Of the four agents tested here, chlorpyrifos had by far the greatest effect on transcription of PKC-related genes. Notably, there was a distinct change in the transcriptional pattern for treatment of undifferentiated vs. differentiating cells. In the differentiating state, chlorpyrifos had a far more widespread effect on gene expression, a greater overall magnitude of effect, a distinct direction of change (upregulation), and a specific temporal pattern of rapid initial induction and an equally rapid subsequent fall. The greater response in the differentiating state recapitulates the critical period in which developing neurons are most sensitive to chlorpyrifos exposure in vivo, which also centers around axonogenesis and the emergence of neurotransmitter phenotypes (Das and Barone, 1999; Jameson et al., 2006; Slotkin, 1999, 2004, 2005). Indeed, the same pattern has been seen for the effects of chlorpyrifos on the expression of neurotrophic factors and their receptors that exert their control of neurodifferentiation via downstream PKC signaling, notably the fgf, wnt and fzd families (Slotkin et al., 2007c, 2008c, 2009).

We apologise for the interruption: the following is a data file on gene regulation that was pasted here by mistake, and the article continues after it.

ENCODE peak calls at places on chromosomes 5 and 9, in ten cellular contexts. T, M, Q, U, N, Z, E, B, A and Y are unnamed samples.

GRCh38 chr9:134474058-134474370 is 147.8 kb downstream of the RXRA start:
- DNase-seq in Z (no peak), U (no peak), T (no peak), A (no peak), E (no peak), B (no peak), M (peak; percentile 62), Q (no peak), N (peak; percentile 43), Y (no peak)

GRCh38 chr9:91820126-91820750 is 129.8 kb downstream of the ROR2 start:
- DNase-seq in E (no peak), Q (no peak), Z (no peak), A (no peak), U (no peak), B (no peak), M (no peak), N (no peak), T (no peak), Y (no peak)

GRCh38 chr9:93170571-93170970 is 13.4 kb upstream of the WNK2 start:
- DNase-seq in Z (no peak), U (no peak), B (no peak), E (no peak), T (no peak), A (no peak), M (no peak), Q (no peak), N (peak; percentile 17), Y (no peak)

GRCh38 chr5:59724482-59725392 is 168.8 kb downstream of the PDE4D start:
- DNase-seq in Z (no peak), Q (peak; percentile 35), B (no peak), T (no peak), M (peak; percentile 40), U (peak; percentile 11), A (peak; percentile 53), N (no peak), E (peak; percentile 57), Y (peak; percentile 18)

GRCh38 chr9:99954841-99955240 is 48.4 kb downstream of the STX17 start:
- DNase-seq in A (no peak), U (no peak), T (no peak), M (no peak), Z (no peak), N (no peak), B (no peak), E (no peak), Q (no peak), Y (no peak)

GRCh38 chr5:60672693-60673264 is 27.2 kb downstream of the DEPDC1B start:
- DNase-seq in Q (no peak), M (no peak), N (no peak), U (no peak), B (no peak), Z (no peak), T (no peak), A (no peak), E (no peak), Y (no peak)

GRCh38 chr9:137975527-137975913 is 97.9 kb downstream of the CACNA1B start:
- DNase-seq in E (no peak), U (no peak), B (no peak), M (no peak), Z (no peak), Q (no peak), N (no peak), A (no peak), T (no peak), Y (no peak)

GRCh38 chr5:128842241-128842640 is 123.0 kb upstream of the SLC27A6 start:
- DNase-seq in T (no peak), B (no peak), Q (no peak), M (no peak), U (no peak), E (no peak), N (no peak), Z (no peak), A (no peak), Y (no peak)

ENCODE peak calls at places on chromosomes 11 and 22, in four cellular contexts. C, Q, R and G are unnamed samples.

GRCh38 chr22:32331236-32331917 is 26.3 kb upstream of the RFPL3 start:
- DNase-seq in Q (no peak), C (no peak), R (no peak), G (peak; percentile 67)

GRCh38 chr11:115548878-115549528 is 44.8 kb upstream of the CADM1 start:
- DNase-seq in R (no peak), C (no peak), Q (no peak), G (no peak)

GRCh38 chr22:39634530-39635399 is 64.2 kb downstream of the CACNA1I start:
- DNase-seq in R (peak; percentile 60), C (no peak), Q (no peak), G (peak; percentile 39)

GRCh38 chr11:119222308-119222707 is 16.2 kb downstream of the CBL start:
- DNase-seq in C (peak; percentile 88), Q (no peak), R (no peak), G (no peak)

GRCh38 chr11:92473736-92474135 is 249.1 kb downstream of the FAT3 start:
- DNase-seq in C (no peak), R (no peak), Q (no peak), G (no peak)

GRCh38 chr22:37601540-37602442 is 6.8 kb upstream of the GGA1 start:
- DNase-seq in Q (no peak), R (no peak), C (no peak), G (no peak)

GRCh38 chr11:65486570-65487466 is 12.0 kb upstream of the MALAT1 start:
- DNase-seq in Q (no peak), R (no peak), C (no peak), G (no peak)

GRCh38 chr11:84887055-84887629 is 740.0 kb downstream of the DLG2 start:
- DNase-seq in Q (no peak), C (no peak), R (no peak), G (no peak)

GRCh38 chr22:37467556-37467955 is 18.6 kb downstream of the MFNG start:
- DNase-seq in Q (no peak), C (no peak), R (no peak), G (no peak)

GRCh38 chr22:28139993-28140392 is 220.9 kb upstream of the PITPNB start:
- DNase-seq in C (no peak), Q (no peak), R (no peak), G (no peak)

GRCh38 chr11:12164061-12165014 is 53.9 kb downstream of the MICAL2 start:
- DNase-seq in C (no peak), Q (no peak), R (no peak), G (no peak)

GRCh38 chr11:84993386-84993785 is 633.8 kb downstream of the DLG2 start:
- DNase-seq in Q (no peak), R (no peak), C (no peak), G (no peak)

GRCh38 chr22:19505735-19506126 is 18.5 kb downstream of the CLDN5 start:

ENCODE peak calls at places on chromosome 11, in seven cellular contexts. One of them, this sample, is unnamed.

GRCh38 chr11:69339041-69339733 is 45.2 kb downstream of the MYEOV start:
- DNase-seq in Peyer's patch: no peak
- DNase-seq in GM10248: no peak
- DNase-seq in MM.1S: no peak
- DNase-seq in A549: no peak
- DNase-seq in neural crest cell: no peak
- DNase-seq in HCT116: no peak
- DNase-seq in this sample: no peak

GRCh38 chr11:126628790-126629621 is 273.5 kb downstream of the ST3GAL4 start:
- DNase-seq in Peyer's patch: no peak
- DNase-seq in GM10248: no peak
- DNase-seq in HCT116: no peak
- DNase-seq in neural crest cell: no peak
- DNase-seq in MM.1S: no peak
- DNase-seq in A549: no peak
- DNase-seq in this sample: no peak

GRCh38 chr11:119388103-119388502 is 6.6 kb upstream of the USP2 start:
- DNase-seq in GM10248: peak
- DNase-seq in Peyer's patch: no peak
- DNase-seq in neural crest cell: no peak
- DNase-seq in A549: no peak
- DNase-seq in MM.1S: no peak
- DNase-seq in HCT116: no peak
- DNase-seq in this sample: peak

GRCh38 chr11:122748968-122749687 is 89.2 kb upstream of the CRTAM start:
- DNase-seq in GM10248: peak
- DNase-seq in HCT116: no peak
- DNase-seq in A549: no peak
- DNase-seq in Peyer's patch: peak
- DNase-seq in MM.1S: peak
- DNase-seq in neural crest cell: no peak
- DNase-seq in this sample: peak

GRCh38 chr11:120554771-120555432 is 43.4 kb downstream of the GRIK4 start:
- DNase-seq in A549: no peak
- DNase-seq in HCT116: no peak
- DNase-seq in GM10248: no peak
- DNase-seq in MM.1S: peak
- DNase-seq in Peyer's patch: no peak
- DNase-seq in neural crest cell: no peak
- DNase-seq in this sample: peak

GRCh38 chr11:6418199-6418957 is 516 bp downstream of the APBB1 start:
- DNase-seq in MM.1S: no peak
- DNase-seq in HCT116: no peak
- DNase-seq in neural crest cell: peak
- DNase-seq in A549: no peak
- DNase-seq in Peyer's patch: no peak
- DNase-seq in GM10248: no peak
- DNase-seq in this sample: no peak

Earlier work showed that diazinon, even when given in the same developmental period as chlorpyrifos and in pharmacodynamically-equivalent doses, elicits lesser long-term disruption of synaptic function and behavior (Aldridge et al., 2004, 2005a; Levin et al., 2001; Roegge et al., 2008; Slotkin et al., 2001, 2008a, b; Slotkin and Seidler, 2005; Timofeeva et al., 2008). Here, we similarly found far less impact of diazinon on gene expression related to PKC signaling. Again, this resembles findings in vivo for the comparative effects of the two organophosphates on PKC in the developing brain (Izrael et al., 2004; Slotkin and Seidler, 2007; Yanai et al., 2004), as well as their relative actions on the fgf, wnt and fzd families in vivo and vitro (Slotkin et al., 2008c, 2009). Surprisingly, diazinon, dieldrin and Ni2+ displayed a number of basic similarities in their patterns, especially for the latter two, again reflecting shared effects identified earlier for upstream neurotrophic factors (Slotkin et al., 2009) and downstream neurotoxic endpoints (Slotkin et al., 2007b; Slotkin and Seidler, 2008). The implication is inescapable: these results predict that diazinon (an organophosphate), dieldrin (an organochlorine) and Ni2+ (a metal) may in fact produce convergent developmental neurotoxicant outcomes. Clearly, further studies with in vivo models is required to establish this relationship.